Nomograms are useful computational tools for model visualisation, graphical assessment of variable importance and the calculation of predicted values. The nomogram function in the rms package is a popular way of creating (static) nomograms for a variety of regression models. For example, the following code will generate a nomogram from a logistic regression model used to model the probability of survival on the titanic (http://biostat.mc.vanderbilt.edu/wiki/pub/Main/DataSets/titanic.html)
library(PASWR) data(titanic3) library("rms") t.data <- datadist(titanic3) options(datadist = 't.data') fit <- lrm(formula = survived ~ age + pclass + sex, data = titanic3) plot(nomogram(fit, fun = function(x)plogis(x)))
This nomogram is a graphical calculator of the probability of surviving the Titanic, based on three explanatory variables, sex, age and passenger class. The nomogram can become more cumbersome to read and use when higher order interaction terms and smoothers are present in the model. For example, consider the following nomogram of the model containing all possible interactions of the three main effects.
The DynNom package (Jalali, A, Newell, J), built on shiny, allows the creation of dynamic nomograms from any Generalised Linear models or Cox Proportional hazards models. DynNom supports model objects created by the lm, glm and coxph functions. It also supports models generated using the Ols, Glm, lrm and cph in the rms package which allows the inclusion of smoothing splines. For example, the following R code will build a dynamic nomogram for the corresponding higher order logistic regression model using the DynNom package.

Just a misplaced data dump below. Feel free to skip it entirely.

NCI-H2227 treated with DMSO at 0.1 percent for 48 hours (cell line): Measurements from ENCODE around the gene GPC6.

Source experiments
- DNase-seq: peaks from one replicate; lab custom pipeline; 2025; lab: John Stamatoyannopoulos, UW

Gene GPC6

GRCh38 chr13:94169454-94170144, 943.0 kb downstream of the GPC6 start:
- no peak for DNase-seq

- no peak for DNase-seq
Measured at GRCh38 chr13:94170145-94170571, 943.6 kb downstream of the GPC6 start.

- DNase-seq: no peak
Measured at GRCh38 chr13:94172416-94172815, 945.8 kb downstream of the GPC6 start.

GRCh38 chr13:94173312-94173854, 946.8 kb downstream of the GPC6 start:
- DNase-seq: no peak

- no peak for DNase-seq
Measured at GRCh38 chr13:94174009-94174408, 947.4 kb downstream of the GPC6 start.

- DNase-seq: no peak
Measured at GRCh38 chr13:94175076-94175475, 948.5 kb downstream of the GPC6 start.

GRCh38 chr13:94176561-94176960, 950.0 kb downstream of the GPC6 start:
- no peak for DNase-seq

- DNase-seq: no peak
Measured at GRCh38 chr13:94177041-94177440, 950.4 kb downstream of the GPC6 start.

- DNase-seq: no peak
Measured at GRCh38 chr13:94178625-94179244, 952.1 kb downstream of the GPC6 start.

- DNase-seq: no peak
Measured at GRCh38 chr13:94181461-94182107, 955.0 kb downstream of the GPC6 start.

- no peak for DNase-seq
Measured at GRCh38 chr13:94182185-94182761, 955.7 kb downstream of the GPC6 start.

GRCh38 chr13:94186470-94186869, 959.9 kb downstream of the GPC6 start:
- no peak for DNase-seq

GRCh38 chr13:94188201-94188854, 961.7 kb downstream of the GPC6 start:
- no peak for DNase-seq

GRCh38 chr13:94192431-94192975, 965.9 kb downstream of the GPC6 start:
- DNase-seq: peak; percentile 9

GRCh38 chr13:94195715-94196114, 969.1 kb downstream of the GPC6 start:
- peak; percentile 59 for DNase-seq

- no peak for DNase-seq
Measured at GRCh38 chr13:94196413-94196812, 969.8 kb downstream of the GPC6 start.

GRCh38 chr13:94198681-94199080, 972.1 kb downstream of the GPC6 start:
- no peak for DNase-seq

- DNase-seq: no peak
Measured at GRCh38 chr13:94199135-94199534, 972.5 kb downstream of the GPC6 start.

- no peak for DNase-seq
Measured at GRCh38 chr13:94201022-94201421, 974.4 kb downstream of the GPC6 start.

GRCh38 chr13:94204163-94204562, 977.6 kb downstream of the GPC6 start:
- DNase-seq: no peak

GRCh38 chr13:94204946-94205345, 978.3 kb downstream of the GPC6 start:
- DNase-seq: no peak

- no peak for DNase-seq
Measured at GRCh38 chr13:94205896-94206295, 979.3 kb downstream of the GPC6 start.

fit2 <- glm(survived ~ (age + pclass + sex) ^ 3, titanic3, family = "binomial") library(DynNom) DynNom(fit2, titanic3)
The resulting dynamic nomogram allows the prediction of the probability of survival (and corresponding 95% Confidence interval) for any chosen set of values of the explanatory variables. The shiny tabs display the corresponding predicted values graphically and numerically and the underlying model summary.
The ability to interact with a model, in terms of the effect of changes in the explanatory variables on the predicted response, is a useful translational tool. In theory all published model summaries could be accompanied with a hyperlink directing the reader to the corresponding model nomogram. In order to do this the DNbuilder function within DynNom will generate the necessary ui.R, server.R and global.r files needed to share the nomogram online in any server (e.g. http://shinyapps.io).
For example, the dynamic nomogram created for the titanic dataset, published using the DNbuilder function, is available at https://amir.shinyapps.io/titanic.